D.C. Mayor Marion Barry, responding to opposition from Georgetown citizens groups, told the City Council he will not object to the council dropping his proposal for the city to develop a $2.3 million park on the controversial Georgetown waterfront.
Barry said he remains committed to cleaning up the decaying waterfront area, which begins at 31st Street NW and extends west to Key Bridge, but is not opposed to the council replacing the park plan with other construction projects that have solid citizen support.
Council Chairman David A. Clarke said yesterday that elimination of the park proposal from the coming fiscal year's construction budget was virtually a foregone conclusion even before Barry acted. "The mayor is coming late to what he already saw was going to be done," Clarke said, adding that the head of the council committee that reviewed the plan had joined the citizens groups in opposing it.
"The mayor jumped to provide Georgetown with a park before he touched the right bases," Clarke said, and ended up getting "chastised" by community officials.
Leaders of the neighborhood groups had expressed surprise that Barry wanted the city to develop a park on the waterfront because they had expected the city to turn the land over to the National Park Service, which manages the rest of the park land along the Potomac River.
The citizens groups want a park on the city-owned site, but they contend that the park service would do a better job than the city in developing it. They also say they believe that park service ownership of the nearly nine-acre site offers the best protection against further commercial development along the waterfront.
The city property is adjacent to a six-acre, $154 million private commercial and residential development on the waterfront previously approved by the city over the strong opposition of the neighborhood organizations.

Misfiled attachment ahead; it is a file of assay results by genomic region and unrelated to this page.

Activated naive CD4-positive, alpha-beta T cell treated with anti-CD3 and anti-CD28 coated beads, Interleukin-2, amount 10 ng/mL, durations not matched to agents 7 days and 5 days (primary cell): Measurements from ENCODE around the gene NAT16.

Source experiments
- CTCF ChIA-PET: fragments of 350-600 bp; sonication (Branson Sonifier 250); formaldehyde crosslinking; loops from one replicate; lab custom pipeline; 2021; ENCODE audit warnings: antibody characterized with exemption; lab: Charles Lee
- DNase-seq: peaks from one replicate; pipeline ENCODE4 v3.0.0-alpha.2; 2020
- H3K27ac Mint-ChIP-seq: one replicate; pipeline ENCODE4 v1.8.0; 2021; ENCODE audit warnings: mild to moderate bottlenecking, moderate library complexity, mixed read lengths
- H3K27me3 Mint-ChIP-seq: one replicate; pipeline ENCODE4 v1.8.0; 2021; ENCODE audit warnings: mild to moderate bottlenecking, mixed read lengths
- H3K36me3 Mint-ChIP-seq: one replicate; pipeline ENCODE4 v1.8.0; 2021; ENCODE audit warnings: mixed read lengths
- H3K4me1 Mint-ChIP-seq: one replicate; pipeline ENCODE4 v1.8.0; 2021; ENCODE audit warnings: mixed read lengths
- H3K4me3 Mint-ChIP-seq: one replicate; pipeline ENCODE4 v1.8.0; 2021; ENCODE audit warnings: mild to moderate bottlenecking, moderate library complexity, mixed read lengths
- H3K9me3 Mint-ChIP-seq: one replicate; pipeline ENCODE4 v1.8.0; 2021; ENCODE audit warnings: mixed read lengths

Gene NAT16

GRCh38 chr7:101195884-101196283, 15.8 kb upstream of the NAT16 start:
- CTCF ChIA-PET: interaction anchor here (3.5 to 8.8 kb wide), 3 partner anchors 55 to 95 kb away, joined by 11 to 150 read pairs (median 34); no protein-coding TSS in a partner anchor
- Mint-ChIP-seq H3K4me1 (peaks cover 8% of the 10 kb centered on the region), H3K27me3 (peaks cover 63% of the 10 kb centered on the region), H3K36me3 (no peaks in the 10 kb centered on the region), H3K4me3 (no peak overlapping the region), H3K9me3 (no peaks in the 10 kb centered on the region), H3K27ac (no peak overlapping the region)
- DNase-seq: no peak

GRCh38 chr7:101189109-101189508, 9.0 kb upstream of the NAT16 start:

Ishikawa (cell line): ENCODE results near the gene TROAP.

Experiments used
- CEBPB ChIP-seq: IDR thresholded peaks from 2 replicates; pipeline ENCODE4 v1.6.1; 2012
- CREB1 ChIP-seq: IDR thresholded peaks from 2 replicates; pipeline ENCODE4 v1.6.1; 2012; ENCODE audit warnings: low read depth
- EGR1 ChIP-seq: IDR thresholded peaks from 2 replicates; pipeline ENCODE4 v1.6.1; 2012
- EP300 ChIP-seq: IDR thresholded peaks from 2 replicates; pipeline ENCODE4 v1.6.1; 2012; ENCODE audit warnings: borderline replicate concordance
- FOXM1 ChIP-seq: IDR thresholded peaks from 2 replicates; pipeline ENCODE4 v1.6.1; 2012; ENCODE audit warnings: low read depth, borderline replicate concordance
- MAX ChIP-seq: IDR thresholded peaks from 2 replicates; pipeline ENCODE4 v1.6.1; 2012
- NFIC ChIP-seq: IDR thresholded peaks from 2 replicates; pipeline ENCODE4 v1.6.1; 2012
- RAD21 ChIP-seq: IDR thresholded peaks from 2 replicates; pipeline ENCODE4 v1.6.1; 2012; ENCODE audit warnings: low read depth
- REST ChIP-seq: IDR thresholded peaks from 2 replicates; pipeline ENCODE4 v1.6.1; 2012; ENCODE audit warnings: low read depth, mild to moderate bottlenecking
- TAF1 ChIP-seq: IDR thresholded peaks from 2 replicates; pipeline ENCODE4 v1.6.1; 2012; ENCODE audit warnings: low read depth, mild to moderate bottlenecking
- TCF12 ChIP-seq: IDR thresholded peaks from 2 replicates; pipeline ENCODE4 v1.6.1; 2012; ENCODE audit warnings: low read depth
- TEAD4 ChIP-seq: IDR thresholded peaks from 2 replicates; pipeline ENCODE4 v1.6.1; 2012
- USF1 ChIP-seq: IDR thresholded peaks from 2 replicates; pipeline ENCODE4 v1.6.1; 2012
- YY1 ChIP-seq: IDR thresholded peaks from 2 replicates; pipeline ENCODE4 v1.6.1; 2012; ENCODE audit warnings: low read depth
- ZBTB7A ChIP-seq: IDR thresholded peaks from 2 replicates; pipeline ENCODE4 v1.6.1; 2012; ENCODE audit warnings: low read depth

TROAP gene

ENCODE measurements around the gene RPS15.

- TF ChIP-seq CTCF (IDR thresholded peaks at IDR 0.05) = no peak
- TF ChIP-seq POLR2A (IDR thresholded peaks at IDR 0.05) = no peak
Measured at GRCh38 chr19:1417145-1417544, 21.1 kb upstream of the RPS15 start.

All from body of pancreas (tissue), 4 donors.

Donald Shannon, president of the Citizens Association of Georgetown, yesterday called on the mayor to turn over the city property to the National Park Service as soon as possible.
However, Barry, in a letter to Clarke disclosing his decision to back off from the plan, said there are no funds in the National Park Service's budget to develop the site and "there is no prospect" that the service will get the funds in the near future. Barry said the service's lack of funds is why he wanted the city to step in.
Annette Samuels, Barry's press secretary, said the mayor would not be willing to turn over the site to the park service without receiving a commitment that the federal government could develop the park.
A National Park Service spokesperson said yesterday that federal officials would not comment because they had not received a formal request from the city.
The decision on what projects will replace the park request will be made by the council when it considers the entire $111 million proposed 1984 construction budget.